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Average User Score
4.7 ⁄ 5 stars
Based on 3 reviews
2013 Ford Edge Overview
Overall User Score
Based on 3 reviews
One of Ford’s most popular vehicles continues to be its midsize Edge crossover SUV. For 2013, this practical and handsome 4-door, 5-passenger mini-ute again comes in four trims, the base SE, lower-midlevel SEL, high-end Limited and the nimble, up-powered Sport. A comfy ride, not to mention better-than-average handling, standard V6 power and plenty of high-tech features throughout the lineup are some of the goodies that separate the Edge from the rest. Furthermore, virtually all reviewers remain impressed with a compact turning radius that allows it to fit right in at the mall or outwit city traffic. With its larger standard wheels, the Sport is less ride-capable, according to reviewers, but shows some nifty moves on twisty roadways, and its extra ponies make short work of merging and passing on the highway. Cargo area in all trims, meanwhile, remains at 68.9 cubic feet with the rear seats folded. In a notable upgrade for 2013, the base Edge SE trim joins its upper-level brethren in offering either standard front-wheel drive (FWD) or available all-wheel-drive (AWD) traction and safety. Rivals to this crafty crossover, finally, remain Chevy’s capable Equinox, Jeep’s off-road-ready Grand Cherokee and Nissan’s popular Murano.
Once again powering the 2013 Edge SE, SEL and Limited trims is the standard 3.5-liter variable-valve-timed (VVT) V6 engine. This potent and efficient powertrain combines with the accompanying 6-speed shiftable automatic transmission for 285 hp and 253 lb-ft of torque and also includes the handy brake hill-holder feature. With the SEL and Limited trims, expect 3,500 pounds of trailer capacity with the optional Class II towing package (including trailer sway control), not to mention 19 mpg city/27 highway in FWD configuration, 18/25 with AWD.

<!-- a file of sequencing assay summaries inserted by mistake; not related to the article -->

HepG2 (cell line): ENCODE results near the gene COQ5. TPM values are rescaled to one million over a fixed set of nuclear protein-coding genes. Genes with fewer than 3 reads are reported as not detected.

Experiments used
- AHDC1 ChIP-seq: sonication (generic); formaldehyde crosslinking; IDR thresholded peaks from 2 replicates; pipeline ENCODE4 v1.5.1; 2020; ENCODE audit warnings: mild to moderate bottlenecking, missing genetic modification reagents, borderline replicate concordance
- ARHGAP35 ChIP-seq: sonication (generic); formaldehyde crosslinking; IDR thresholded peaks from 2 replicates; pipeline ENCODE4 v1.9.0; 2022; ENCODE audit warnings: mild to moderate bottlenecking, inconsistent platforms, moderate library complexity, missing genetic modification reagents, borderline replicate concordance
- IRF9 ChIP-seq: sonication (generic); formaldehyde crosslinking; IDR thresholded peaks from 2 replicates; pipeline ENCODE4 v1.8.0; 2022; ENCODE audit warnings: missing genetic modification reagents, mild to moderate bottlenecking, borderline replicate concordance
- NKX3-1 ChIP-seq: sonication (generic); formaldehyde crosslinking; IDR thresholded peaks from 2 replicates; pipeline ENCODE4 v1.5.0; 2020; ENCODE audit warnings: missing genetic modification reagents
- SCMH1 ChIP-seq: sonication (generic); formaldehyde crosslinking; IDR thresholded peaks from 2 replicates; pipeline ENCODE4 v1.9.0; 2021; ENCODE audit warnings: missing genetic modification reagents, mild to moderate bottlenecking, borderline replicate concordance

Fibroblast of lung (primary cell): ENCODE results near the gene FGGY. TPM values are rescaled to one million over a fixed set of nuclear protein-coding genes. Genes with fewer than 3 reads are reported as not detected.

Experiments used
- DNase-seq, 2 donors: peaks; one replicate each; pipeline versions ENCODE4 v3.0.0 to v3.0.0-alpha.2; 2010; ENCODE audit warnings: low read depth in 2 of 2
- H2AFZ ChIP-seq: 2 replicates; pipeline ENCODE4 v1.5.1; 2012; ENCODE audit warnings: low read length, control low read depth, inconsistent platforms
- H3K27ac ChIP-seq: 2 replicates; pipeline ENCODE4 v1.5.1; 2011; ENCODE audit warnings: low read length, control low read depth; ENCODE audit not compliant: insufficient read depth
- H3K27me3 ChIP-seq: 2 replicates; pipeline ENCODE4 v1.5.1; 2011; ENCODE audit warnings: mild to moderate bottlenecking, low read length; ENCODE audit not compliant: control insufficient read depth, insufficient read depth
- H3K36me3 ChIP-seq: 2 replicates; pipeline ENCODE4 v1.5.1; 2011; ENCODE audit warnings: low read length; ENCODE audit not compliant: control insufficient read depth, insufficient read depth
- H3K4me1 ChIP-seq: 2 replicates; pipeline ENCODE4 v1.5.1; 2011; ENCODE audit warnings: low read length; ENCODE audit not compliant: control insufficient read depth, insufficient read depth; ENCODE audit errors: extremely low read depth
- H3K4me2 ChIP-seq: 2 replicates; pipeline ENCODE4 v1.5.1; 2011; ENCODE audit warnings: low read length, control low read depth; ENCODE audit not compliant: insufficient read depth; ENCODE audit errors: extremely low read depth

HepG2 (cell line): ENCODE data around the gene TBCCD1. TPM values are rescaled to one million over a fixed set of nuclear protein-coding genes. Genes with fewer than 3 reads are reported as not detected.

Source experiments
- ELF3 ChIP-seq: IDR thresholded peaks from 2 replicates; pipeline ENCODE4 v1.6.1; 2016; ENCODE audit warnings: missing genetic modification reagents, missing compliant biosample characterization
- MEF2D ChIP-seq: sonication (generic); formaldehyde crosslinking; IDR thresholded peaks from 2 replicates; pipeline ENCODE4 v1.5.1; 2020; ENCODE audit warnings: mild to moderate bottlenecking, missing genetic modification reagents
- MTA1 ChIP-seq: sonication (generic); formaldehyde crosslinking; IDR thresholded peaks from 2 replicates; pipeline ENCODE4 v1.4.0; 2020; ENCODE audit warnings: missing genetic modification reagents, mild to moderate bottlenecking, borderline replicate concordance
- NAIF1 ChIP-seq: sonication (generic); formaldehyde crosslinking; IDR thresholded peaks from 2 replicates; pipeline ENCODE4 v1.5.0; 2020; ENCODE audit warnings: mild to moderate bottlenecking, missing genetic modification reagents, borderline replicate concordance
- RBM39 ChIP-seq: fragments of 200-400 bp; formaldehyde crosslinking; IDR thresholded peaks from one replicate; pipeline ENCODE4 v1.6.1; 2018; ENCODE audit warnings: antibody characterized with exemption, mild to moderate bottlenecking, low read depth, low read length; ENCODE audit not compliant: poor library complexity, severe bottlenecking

The Edge Sport, on the other hand, stars a standard 3.7-liter V6 engine, again with a 6-speed shiftable automatic. This potent six-banger throws down 305 hp and 280 lb-ft of torque, while VVT helps keep mileage at an EPA-estimated 19/20 in the FWD Sport and 17/23 in AWD versions.
Finally, Ford’s economical EcoBoost turbocharged 2.0-liter inline 4-cylinder (I4) powerplant is optional in all Edge trims except the Sport. The direct-injected I4 comes with a standard 6-speed automatic transmission that manages 240 hp and 270 lb-ft of torque to the tune of 21/30, according to the EPA. The full-time AWD system, available only on V6-equipped trims, features a center limited-slip differential and is designed only for slippery roadways, not the backwoods.
In its entry-level SE configuration, the 2013 Edge offers a standard rear spoiler, 17-inch alloy wheels, cloth upholstery, reclining rear seats and remote power door locks, as well as power windows and exterior mirrors. Additionally, expect such standard goodies as cruise control, telescoping tilt-wheel steering, air conditioning and a trip computer, while entertainment features include an MP3-capable single-CD player and 6 speakers. Options include the SYNC voice-activated communications and audio system, keyless entry and a roof rack with side rails.